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Bicycle Accidents Caused By Animals: Cyclists May Have Legal Recourse

Thursday, February 16, 2017

In most bicycle accidents, the cause can be attributed to a handful of things. Among the top five are driver error, cyclist error, hazardous conditions, faulty equipment and medical emergency (e.g. sudden heart attack). However, as a Florida Today reporter pointed out earlier this year, animals may cause bicycle accidents too.

Accidents Involving Domestic Animals on the Run

The cause behind the reported accident was a box turtle but other animals have been known to get in the way of cyclists as well. FOX21 News reported on one such accident that occurred this past spring. That one involved an at-large canine. Our state does have dog leash laws meant to prevent bicycle accidents. But of course, it doesn’t address other stray animals or the occasional, wayward box turtle.

Current laws dictate that canines are not allowed to roam bicycle paths or other public areas without being on a leash and under control of their respective owners. So even if a dog was tied up before it broke free and caused a bicycle accident, it doesn’t matter. The owner may be responsible for costs associated with the accident, including the cyclists’ medical bills.

Wild Animals and Their Owners Aren’t Beyond Reproach

Leash laws are not the only animal related ones that may influence the outcome of bicycle accident cases. In some cases, strict liability laws commonly mentioned during civil jury instruction may apply (See Series 400 Negligence, Section 461). For instance, let’s assume that the box turtle was a pet. Although the person may have thought of the box turtle as a pet, chances are an argument could be made against that.

If deemed a wild animal by the court, the injured cyclist could potentially sue the person under the section of law we just mentioned. So you see, in our state, there is more to bicycle vs. animal related accidents than meets the eye. To learn more about domestic and wild animals’ possible impact on bicycle accidents in California, please contact the Law Office of Gary Brustin.

Study Find Cyclists Have Higher Accident Risk When intersections Aren’t Right Angles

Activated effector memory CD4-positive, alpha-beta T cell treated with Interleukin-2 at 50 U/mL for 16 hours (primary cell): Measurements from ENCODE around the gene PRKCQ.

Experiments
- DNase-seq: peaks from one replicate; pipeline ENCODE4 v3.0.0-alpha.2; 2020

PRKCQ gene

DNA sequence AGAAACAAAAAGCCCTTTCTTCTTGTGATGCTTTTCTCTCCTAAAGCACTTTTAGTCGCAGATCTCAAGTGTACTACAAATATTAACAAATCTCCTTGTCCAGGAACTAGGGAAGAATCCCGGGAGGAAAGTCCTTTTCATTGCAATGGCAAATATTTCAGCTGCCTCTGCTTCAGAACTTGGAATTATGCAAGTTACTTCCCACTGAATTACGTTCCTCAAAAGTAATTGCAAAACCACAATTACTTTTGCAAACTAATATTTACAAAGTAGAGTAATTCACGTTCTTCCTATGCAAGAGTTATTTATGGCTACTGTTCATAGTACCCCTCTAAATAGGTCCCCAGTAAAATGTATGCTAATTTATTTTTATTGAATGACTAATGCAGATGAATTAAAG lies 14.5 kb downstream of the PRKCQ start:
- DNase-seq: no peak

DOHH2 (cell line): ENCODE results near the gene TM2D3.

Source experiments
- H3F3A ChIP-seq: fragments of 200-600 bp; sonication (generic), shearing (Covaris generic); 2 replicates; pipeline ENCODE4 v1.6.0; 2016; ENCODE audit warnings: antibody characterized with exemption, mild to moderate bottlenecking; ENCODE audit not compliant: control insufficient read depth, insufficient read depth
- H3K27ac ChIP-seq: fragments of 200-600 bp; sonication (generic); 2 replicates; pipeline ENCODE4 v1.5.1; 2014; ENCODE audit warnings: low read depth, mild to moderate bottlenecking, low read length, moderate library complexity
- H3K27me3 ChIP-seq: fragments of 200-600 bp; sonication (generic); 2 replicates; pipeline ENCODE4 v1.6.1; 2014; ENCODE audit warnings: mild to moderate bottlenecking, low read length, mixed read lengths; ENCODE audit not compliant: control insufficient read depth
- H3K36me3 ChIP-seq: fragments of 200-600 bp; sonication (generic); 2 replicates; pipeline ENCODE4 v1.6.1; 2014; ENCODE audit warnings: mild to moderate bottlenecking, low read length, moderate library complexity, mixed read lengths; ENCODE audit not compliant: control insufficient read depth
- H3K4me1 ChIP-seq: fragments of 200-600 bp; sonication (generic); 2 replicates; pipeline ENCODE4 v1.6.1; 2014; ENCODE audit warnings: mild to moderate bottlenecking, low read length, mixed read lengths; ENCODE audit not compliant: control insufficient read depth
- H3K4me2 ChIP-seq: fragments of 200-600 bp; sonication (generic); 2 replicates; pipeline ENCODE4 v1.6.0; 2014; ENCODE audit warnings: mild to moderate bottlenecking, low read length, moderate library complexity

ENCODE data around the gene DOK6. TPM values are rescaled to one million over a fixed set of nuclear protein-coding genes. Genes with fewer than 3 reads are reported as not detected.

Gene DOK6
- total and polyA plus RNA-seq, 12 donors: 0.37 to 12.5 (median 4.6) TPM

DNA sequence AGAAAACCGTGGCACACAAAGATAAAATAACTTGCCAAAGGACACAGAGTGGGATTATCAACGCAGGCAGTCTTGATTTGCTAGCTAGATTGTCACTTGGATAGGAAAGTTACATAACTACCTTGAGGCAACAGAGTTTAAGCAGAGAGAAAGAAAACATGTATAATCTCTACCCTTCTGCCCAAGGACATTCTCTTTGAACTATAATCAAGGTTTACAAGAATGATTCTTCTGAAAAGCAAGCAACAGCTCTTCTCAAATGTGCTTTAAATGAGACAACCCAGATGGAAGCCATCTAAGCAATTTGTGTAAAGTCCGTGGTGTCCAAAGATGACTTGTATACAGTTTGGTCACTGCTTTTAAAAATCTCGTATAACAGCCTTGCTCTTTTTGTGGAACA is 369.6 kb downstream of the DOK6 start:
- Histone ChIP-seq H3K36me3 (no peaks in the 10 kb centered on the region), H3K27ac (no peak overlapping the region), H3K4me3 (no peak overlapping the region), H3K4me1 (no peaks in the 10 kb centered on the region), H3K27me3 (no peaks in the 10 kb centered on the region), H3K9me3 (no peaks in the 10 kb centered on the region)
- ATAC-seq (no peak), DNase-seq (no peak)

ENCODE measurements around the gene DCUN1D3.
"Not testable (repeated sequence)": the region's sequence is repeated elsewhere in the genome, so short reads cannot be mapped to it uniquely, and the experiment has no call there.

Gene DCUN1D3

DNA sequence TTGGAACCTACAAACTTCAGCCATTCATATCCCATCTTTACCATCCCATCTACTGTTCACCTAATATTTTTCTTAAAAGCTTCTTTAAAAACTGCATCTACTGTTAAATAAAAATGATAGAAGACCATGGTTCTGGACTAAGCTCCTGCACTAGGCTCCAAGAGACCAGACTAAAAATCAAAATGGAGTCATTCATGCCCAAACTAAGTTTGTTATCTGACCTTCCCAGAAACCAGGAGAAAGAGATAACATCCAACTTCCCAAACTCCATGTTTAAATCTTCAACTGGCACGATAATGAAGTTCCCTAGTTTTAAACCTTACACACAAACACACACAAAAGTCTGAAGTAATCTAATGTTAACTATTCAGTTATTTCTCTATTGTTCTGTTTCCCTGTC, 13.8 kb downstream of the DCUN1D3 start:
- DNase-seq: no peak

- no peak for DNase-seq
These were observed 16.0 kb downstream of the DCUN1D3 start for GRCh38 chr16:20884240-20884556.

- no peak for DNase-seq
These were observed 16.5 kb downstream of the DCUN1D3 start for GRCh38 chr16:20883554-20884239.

Friday, January 20, 2017

If you cycle every day, then you are already aware that intersections pose a huge risk to your safety on the road. If you haven’t read the statistics, then you found out firsthand how careless cars are to your rights at these junctions. However, a new study finds that not only are bicycle accidents more likely at intersections, but that statistic is only increased when the intersection is not at a right angle.

Using GPS, the study tracked 3,266 bicycle crashes throughout New York City, gathering data on intersection angles, street width, speed limits, and average traffic level. The majority of the crashes, over 60 percent, happened at intersections. When these crashes were compared to intersection angles, it found that cyclists were 37 percent more likely to crash at non-right angle intersections.

The good news, if you can call it that, is that crashes that didn’t happen at intersections were 31 percent more likely to cause serious injury. The study also found that crashes were likely to happen on narrow streets.

So what does this mean for the everyday cyclist? Well, unfortunately, you can never predict if a crash is going to happen, but at least now we know to watch out at non-right angle intersections more cautiously. This new study will also help city planners of blossoming cycling cities to better plan streets for both cyclist and car safety.

If you have been in a cycling accident at a non-right angle intersection or otherwise, contact us today. The Law Office of Gary Brustin is dedicated to representing the rights of the ever-growing cyclist community.

Bicycle Accidents on the Rise In Chicago This Summer

Friday, October 14, 2016